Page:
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The two All Blacks contenders who stood out this week - and the man to replace the injured Sam Cane?

By Sam Smith
(Photo by Dianne Manson/Getty Images)

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The Crusaders and Chiefs secured their places in next week’s Super Rugby Aotearoa final with vital wins over the Blues and Hurricanes, respectively, and there was no shortage of players who stood out in those fixtures.


Among those to have caught the eye included Crusaders midfielder David Havili, who played a key role in his side’s 29-6 thumping of the Blues at Orangetheory Stadium in Christchurch.

According to Havili’s teammate Bryn Hall, the 26-year-old utility back was “world-class” throughout the encounter, which was enough for the halfback to select him as his Farmlands Workhorse of the Week on the latest episode of the Aotearoa Rugby Pod.

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Farmlands Workhorse of the Week | Super Rugby Aotearoa Rd 9
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Farmlands Workhorse of the Week | Super Rugby Aotearoa Rd 9

“Just with his work off the ball, we’ve talked about he obviously set up a couple of tries on the weekend, but his ability to be a second pivot for us is massive,” Hall said.

“His distribution skill was world-class, and I think his tackles as well, he was rocking at about 92 percent with his tackling.”

Puzzled by Hall’s selection of a fellow teammate and a backline player, fellow panellist James Parsons opted to pick a player who shone in a losing effort in his nomination for the Farmlands Workhorse of the Week.

The two-test All Blacks rake, who played alongside Hall for the Blues and North Harbour, decided to pick Blues No. 8 Hoskins Sotutu as his standout player for his impressive influence in what was an otherwise lacklustre showing from the Aucklanders.


“Hoskins Sotutu is my Farmlands Workhorse of the Week. 15 carries, 132 metres, two line breaks, 100 percent tackle success rate, just an absolute beast. Just everywhere,” Parsons told the Aotearoa Rugby Pod.

Sotutu wasn’t the only Blues loose forward to have starred in minds of Parsons and Hall, both of whom were in awe of the display of openside flanker Dalton Papalii.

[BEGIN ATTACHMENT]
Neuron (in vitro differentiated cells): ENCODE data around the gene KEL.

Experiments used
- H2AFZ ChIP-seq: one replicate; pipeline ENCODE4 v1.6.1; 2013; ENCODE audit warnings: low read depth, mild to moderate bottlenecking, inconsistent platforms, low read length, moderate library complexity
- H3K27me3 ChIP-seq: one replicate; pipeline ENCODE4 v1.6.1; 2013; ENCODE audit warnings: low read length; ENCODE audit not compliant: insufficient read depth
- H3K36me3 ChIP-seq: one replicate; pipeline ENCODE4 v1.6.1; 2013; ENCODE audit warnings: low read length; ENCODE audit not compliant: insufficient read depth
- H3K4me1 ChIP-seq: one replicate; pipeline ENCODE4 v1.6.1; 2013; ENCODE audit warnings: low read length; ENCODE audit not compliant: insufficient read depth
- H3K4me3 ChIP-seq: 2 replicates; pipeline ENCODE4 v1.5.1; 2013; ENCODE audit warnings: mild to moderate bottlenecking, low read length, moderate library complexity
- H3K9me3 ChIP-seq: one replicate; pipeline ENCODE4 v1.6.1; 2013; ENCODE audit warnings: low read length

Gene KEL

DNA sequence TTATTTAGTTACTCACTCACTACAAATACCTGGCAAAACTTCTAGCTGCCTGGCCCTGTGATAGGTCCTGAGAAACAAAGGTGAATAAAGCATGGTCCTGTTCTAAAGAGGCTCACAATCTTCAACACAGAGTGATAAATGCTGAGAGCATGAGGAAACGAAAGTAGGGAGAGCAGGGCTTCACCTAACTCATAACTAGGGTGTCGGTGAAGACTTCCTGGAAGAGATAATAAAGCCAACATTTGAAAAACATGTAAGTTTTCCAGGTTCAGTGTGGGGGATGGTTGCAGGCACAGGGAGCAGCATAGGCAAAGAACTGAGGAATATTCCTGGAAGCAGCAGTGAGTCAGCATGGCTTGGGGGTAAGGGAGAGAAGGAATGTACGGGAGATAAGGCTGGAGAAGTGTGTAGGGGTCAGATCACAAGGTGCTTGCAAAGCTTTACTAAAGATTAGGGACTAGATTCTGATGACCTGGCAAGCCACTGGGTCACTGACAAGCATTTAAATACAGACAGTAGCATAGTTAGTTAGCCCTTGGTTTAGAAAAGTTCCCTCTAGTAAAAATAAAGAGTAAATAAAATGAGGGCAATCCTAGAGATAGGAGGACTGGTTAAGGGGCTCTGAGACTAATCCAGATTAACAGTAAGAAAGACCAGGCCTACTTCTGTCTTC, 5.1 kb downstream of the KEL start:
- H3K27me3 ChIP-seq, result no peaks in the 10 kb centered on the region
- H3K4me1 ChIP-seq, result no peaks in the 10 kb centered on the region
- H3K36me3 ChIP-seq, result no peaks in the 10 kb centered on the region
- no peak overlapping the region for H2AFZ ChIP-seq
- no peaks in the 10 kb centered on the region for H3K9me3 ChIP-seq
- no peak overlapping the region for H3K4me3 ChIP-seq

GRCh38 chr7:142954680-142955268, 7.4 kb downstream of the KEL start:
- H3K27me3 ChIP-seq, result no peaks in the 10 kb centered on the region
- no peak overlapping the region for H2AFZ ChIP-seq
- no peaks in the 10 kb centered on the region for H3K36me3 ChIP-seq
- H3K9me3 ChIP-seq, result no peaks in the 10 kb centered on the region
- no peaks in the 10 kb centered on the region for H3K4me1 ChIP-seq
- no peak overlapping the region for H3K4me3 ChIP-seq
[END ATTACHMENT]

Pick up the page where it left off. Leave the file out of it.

Joining midfielder Rieko Ioane in making his co-captaincy debut for the Blues, Papalii was a menace in all facets of the game for Leon MacDonald’s squad.

The 23-year-old’s efforts earlier in the season led to calls from Parsons for the All Blacks to involve Papalii more prominently throughout tests later this year given the latter has featured in just four tests since his debut in 2018.


Papalii’s rich vein of form continued on Sunday when he played in what Parsons described as “one of his best games” in a performance that validated MacDonald’s decision to hand him a co-captaincy role.

“I thought Dalton Papalii was really good yesterday,” Parsons said.

“Sometimes you think, ‘He’s playing so well, is captaincy potentially going to burden that play?’. I thought it was one of his best games. I thought he was great in terms of his play around the field.

“I think Luke Jacobson was leading the charge for turnover stats. I’d say Dalton, after yesterday, will be leading that now. I think he got three breakdown turnovers.

“I thought his way of communicating with the ref was exceptional and he was really making sure that he was part of the conversation during the day and it brought the best out of him.

“I think there’s a great future for him in that leadership role in that Blues environment, which is awesome to see, our environment in the Blues is growing future leaders.”

Hall added that Papalii has built himself a reputation as a formidable competitor and defender, both of which were traits he said were exemplified over the weekend.


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“When you watch him on the field, you’re just like, ‘Man, that guy right there, due to his actions, we talked around his great leadership, but he’s a guy who plays like that’. He plays big, we’ve talked about it before,” Hall said.

“The thing that I love about his breakdown turnovers, they’re in big moments where you need a turnover.

“One of the turnovers he had, we had a great ball carry, two cleaners there, and he’s on the ball straight away, gets a steal just like that, and it’s that kind of moments in games there where he does that really, really well.”

Parsons noted that Papalii’s explosive power and ability with ball in hand makes him a multi-faceted threat in multiple aspects of the game, which he and Hall said could propel him to extensive game time with the All Blacks in the wake of Sam Cane’s injury.

“He’s a power athlete. His carries, I think he’s averaging nine metres per carry. He’s strong in the carry.  For an openside flanker, that’s impressive numbers,” Parsons told the Aotearoa Rugby Pod.

“I think RugbyPass put up post-contact metres. He’s in the top five for post-contact metres as well, so once he hits contact, he’s going through that collision as well.

“He’s doing the business with ball in hand, he’s doing the business in defence, and now he’s adding that leadership. He’s got a big career ahead of him, not only at Super Rugby level, but All Black, I think.”

Listen to the latest episode of the Aotearoa Rugby Pod below:


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